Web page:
Connecting Chips With More Than 100 GHz Bandwidth
Wolfgang Heinrich; Maruf Hossain; Siddhartha Sinha; Franz-Josef Schmückle; Ralf Doerner; Viktor Krozer
Connecting chips within a module is a basic requirement in transforming MMIC performance to system functionality. More and more applications demand for operation at high mm-wave frequencies or with ultra-large bandwidth. While semiconductor devices have seen tremendous progress in terms of their frequency limits, the chip interconnects lag behind and often form the bottleneck in realizing such systems. This paper reviews the broadband potential of the most common interconnect types in use and their performance demonstrated so far, covering wirebonding, approaches with chips embedded in a substrate, and flip-chip.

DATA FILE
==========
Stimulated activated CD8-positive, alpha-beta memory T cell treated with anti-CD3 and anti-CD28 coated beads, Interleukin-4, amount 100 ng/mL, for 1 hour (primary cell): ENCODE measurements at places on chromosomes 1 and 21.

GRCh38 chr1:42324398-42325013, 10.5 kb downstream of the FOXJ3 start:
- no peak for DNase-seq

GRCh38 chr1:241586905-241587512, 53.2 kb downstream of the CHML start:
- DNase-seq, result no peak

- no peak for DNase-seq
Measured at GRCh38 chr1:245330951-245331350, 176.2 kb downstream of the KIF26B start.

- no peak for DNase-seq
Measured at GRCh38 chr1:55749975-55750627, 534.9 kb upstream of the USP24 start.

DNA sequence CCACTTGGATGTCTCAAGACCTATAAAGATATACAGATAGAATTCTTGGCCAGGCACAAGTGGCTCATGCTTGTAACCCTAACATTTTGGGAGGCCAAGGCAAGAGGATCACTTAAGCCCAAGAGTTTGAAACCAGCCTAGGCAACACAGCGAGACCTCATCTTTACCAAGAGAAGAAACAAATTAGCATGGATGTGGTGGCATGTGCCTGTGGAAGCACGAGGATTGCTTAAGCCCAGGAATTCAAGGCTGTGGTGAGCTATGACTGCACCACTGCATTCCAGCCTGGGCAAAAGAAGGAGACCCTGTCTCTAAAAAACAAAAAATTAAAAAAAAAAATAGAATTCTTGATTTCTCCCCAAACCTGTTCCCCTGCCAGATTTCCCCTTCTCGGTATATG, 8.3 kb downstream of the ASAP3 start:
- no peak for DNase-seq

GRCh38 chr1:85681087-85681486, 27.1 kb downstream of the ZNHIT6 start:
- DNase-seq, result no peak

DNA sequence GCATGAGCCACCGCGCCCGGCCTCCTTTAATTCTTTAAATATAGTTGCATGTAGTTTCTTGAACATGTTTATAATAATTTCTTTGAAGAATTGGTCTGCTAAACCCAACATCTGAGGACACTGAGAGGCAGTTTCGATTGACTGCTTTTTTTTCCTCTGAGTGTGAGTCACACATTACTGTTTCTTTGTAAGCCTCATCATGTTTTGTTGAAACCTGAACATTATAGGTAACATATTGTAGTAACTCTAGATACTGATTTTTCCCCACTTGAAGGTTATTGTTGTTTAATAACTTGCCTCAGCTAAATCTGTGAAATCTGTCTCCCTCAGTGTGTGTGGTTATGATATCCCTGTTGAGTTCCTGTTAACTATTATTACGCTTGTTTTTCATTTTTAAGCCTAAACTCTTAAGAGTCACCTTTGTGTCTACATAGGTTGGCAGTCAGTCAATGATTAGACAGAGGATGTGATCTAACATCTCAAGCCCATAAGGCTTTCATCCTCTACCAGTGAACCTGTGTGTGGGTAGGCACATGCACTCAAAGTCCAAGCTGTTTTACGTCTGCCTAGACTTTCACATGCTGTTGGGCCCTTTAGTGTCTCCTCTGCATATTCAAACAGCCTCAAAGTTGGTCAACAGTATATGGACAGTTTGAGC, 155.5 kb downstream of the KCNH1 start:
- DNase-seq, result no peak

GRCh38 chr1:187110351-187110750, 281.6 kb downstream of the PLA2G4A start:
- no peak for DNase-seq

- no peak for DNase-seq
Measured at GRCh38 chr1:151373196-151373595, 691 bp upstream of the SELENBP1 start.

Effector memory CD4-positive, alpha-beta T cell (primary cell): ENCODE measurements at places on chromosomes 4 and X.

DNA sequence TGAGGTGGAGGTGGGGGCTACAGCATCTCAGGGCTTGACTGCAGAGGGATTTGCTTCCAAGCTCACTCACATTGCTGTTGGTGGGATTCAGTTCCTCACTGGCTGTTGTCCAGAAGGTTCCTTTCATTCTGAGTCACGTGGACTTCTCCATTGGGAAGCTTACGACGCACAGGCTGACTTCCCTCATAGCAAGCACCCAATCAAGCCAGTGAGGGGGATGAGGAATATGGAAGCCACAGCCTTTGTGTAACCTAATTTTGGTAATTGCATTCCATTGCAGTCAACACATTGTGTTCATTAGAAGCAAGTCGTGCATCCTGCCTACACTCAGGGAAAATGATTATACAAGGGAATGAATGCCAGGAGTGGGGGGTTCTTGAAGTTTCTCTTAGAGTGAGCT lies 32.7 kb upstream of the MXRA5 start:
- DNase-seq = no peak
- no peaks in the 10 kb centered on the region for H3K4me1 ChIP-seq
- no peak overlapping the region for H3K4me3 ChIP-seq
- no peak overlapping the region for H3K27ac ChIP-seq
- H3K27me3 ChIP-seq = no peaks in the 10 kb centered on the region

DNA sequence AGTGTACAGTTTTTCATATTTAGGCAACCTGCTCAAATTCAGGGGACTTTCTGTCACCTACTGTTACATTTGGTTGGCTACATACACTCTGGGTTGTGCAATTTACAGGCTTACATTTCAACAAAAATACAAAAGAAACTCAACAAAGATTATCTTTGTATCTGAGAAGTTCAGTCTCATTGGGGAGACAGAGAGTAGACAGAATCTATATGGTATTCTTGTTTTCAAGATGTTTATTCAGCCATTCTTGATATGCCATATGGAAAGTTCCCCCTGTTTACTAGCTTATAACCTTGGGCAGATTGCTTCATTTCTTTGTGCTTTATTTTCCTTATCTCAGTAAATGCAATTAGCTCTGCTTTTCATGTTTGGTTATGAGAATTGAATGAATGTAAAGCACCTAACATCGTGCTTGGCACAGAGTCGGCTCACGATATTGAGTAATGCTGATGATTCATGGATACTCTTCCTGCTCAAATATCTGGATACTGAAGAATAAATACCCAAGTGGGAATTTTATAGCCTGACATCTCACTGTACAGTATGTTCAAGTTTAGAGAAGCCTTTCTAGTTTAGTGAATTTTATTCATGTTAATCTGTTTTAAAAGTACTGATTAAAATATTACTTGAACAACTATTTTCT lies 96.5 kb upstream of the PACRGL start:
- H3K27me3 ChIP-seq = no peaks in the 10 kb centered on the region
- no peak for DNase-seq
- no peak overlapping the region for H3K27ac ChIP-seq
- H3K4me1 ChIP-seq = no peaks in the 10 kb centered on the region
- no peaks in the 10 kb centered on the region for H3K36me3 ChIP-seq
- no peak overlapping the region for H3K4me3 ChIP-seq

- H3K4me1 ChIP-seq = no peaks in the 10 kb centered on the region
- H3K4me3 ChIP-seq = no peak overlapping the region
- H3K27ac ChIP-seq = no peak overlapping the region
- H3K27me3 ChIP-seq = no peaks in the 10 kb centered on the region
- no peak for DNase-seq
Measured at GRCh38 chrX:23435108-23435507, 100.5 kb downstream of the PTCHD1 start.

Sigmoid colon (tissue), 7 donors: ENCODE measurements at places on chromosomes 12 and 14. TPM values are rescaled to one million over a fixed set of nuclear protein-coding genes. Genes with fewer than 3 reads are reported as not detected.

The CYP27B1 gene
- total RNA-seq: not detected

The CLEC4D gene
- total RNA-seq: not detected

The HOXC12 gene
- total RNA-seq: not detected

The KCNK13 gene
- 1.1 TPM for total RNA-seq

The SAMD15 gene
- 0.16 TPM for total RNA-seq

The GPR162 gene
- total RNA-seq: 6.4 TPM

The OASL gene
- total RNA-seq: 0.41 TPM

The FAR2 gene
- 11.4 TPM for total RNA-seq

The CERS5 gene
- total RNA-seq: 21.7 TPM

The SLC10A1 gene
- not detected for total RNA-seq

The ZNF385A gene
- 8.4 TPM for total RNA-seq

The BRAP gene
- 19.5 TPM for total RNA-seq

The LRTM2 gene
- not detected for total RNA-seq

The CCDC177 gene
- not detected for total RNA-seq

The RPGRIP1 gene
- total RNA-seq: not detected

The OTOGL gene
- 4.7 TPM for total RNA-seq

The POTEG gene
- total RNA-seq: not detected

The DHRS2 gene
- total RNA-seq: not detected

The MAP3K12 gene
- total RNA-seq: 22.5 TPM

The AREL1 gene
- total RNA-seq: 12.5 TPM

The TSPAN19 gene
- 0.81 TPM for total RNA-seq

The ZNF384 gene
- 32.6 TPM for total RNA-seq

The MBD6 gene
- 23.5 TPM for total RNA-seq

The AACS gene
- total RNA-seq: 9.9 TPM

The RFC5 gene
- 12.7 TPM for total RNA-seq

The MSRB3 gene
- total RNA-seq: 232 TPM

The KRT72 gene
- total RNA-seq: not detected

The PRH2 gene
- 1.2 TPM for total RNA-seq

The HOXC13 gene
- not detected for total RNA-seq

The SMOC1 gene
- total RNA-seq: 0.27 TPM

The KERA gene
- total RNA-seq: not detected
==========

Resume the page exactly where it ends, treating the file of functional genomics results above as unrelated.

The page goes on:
Additionally, as an intermediate solution between system-on-chip and system-in-a-package, semiconductor hetero-integration on the chip-level is included. As is discussed, bond wire interconnects are most limited in bandwidth among the four types and reach the 100 GHz band only at the expense of narrowband characteristics. Dedicated embedded-chip packaging techniques show significantly better performance, bandwidths in the order of 100 GHz have been shown in the literature. Flip-chip has clearly the highest potential, interconnects covering the range from DC to 500 GHz have been demonstrated and are presented in the paper. Hetero-integration on the chip proves to allow for very broadband interconnects between elements and circuits on the compound chip as well: For an InP-on-BiCMOS process 325 GHz bandwidth were achieved and even higher values seem to be feasible.
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